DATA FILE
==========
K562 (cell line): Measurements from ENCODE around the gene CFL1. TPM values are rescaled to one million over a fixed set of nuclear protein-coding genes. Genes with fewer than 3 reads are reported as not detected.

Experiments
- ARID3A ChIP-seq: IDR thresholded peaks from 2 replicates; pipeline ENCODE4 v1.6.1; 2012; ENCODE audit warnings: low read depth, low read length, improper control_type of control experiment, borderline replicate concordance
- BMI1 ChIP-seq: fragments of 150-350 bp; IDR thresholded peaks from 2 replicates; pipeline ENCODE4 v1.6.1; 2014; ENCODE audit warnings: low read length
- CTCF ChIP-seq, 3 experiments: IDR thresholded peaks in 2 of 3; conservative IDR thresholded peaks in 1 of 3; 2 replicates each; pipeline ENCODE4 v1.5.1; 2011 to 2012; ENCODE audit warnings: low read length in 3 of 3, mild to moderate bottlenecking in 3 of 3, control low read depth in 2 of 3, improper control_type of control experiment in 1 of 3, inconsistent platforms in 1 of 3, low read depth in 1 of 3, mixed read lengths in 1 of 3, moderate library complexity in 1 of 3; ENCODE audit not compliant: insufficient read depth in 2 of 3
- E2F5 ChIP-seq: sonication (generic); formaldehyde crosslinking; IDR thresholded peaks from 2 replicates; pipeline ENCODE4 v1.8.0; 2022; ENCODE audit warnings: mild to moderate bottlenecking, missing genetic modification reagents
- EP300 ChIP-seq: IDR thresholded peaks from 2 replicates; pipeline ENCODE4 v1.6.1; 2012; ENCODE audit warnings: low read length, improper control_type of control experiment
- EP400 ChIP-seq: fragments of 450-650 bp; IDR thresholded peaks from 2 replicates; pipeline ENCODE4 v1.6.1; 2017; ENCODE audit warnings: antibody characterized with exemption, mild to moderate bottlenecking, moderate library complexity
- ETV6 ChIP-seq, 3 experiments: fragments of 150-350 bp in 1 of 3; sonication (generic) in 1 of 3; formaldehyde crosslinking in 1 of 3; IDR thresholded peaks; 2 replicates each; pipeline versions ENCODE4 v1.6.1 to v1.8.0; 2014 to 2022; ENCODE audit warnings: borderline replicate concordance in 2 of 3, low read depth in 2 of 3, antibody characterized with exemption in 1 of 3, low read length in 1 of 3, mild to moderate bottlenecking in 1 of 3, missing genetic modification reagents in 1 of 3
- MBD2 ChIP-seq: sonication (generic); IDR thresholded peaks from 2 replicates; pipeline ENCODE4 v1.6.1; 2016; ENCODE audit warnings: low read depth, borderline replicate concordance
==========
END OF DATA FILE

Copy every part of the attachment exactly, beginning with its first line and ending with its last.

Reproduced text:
K562 (cell line): Measurements from ENCODE around the gene CFL1. TPM values are rescaled to one million over a fixed set of nuclear protein-coding genes. Genes with fewer than 3 reads are reported as not detected.

Experiments
- ARID3A ChIP-seq: IDR thresholded peaks from 2 replicates; pipeline ENCODE4 v1.6.1; 2012; ENCODE audit warnings: low read depth, low read length, improper control_type of control experiment, borderline replicate concordance
- BMI1 ChIP-seq: fragments of 150-350 bp; IDR thresholded peaks from 2 replicates; pipeline ENCODE4 v1.6.1; 2014; ENCODE audit warnings: low read length
- CTCF ChIP-seq, 3 experiments: IDR thresholded peaks in 2 of 3; conservative IDR thresholded peaks in 1 of 3; 2 replicates each; pipeline ENCODE4 v1.5.1; 2011 to 2012; ENCODE audit warnings: low read length in 3 of 3, mild to moderate bottlenecking in 3 of 3, control low read depth in 2 of 3, improper control_type of control experiment in 1 of 3, inconsistent platforms in 1 of 3, low read depth in 1 of 3, mixed read lengths in 1 of 3, moderate library complexity in 1 of 3; ENCODE audit not compliant: insufficient read depth in 2 of 3
- E2F5 ChIP-seq: sonication (generic); formaldehyde crosslinking; IDR thresholded peaks from 2 replicates; pipeline ENCODE4 v1.8.0; 2022; ENCODE audit warnings: mild to moderate bottlenecking, missing genetic modification reagents
- EP300 ChIP-seq: IDR thresholded peaks from 2 replicates; pipeline ENCODE4 v1.6.1; 2012; ENCODE audit warnings: low read length, improper control_type of control experiment
- EP400 ChIP-seq: fragments of 450-650 bp; IDR thresholded peaks from 2 replicates; pipeline ENCODE4 v1.6.1; 2017; ENCODE audit warnings: antibody characterized with exemption, mild to moderate bottlenecking, moderate library complexity
- ETV6 ChIP-seq, 3 experiments: fragments of 150-350 bp in 1 of 3; sonication (generic) in 1 of 3; formaldehyde crosslinking in 1 of 3; IDR thresholded peaks; 2 replicates each; pipeline versions ENCODE4 v1.6.1 to v1.8.0; 2014 to 2022; ENCODE audit warnings: borderline replicate concordance in 2 of 3, low read depth in 2 of 3, antibody characterized with exemption in 1 of 3, low read length in 1 of 3, mild to moderate bottlenecking in 1 of 3, missing genetic modification reagents in 1 of 3
- MBD2 ChIP-seq: sonication (generic); IDR thresholded peaks from 2 replicates; pipeline ENCODE4 v1.6.1; 2016; ENCODE audit warnings: low read depth, borderline replicate concordance